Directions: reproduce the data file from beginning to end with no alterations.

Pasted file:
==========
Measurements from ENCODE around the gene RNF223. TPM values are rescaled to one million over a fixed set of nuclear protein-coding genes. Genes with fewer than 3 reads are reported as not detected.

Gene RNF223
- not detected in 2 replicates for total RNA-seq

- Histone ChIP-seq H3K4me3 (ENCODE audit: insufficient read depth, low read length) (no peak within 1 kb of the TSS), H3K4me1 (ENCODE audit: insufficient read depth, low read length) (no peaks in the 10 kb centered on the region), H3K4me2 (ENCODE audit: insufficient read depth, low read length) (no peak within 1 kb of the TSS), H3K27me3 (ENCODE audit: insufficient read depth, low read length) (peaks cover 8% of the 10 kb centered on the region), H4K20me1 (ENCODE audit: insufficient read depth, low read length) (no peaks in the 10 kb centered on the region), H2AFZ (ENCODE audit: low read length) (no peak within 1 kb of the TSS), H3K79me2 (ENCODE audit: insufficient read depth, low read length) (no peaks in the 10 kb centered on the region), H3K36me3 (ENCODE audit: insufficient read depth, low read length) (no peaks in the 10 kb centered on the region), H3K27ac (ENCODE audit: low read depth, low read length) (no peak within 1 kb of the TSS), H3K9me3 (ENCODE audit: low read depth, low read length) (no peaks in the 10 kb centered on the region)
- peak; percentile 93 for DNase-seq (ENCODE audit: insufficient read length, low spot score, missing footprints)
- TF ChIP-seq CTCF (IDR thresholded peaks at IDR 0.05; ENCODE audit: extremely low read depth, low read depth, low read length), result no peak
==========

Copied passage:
Measurements from ENCODE around the gene RNF223. TPM values are rescaled to one million over a fixed set of nuclear protein-coding genes. Genes with fewer than 3 reads are reported as not detected.

Gene RNF223
- not detected in 2 replicates for total RNA-seq

- Histone ChIP-seq H3K4me3 (ENCODE audit: insufficient read depth, low read length) (no peak within 1 kb of the TSS), H3K4me1 (ENCODE audit: insufficient read depth, low read length) (no peaks in the 10 kb centered on the region), H3K4me2 (ENCODE audit: insufficient read depth, low read length) (no peak within 1 kb of the TSS), H3K27me3 (ENCODE audit: insufficient read depth, low read length) (peaks cover 8% of the 10 kb centered on the region), H4K20me1 (ENCODE audit: insufficient read depth, low read length) (no peaks in the 10 kb centered on the region), H2AFZ (ENCODE audit: low read length) (no peak within 1 kb of the TSS), H3K79me2 (ENCODE audit: insufficient read depth, low read length) (no peaks in the 10 kb centered on the region), H3K36me3 (ENCODE audit: insufficient read depth, low read length) (no peaks in the 10 kb centered on the region), H3K27ac (ENCODE audit: low read depth, low read length) (no peak within 1 kb of the TSS), H3K9me3 (ENCODE audit: low read depth, low read length) (no peaks in the 10 kb centered on the region)
- peak; percentile 93 for DNase-seq (ENCODE audit: insufficient read length, low spot score, missing footprints)
- TF ChIP-seq CTCF (IDR thresholded peaks at IDR 0.05; ENCODE audit: extremely low read depth, low read depth, low read length), result no peak